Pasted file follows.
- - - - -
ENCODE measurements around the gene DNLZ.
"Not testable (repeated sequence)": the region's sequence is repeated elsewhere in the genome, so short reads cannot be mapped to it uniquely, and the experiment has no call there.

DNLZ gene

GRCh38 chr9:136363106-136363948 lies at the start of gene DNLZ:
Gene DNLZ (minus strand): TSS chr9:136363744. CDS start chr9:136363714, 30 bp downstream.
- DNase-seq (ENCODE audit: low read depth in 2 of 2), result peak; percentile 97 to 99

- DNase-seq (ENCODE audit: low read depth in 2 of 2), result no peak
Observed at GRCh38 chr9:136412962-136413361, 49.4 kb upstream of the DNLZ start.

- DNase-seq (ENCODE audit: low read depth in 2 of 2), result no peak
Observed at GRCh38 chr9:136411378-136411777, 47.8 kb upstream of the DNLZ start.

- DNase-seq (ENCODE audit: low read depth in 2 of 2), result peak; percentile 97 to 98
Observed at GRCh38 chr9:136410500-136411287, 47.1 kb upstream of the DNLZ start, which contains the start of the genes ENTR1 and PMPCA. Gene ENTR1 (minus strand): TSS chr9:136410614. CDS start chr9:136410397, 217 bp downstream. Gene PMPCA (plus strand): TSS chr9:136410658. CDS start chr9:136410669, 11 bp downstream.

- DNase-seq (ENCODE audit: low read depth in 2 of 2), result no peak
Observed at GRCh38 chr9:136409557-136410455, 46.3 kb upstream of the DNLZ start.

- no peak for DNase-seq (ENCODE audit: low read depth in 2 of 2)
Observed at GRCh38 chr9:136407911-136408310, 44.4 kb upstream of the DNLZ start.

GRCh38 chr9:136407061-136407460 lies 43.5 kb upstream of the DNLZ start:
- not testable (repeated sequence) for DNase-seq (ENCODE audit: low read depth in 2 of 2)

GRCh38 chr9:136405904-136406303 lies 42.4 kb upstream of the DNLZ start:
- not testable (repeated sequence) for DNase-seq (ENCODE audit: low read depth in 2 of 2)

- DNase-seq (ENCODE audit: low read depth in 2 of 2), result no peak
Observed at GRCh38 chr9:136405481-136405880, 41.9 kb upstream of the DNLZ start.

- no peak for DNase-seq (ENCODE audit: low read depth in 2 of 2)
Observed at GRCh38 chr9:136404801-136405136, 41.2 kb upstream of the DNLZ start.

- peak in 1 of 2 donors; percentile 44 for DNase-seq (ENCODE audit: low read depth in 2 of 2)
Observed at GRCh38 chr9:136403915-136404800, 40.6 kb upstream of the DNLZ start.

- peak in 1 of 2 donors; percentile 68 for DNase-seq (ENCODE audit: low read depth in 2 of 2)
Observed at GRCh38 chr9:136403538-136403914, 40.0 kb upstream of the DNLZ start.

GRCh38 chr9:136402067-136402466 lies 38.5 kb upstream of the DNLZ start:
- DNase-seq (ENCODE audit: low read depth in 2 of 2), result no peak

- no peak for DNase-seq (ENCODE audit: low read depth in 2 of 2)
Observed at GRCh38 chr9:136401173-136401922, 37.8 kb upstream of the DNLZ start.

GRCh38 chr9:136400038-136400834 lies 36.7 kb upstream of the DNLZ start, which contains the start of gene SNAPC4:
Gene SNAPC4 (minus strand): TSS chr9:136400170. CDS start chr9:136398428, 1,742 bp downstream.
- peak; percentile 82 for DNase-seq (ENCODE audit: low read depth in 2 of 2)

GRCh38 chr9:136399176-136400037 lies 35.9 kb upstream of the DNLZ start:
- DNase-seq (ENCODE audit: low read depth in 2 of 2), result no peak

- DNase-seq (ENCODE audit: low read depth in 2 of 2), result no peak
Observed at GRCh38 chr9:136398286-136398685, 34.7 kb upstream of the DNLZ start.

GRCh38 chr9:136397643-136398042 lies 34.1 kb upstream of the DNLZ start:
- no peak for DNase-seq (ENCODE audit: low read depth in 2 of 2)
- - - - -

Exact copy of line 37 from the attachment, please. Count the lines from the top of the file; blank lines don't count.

- DNase-seq (ENCODE audit: low read depth in 2 of 2), result no peak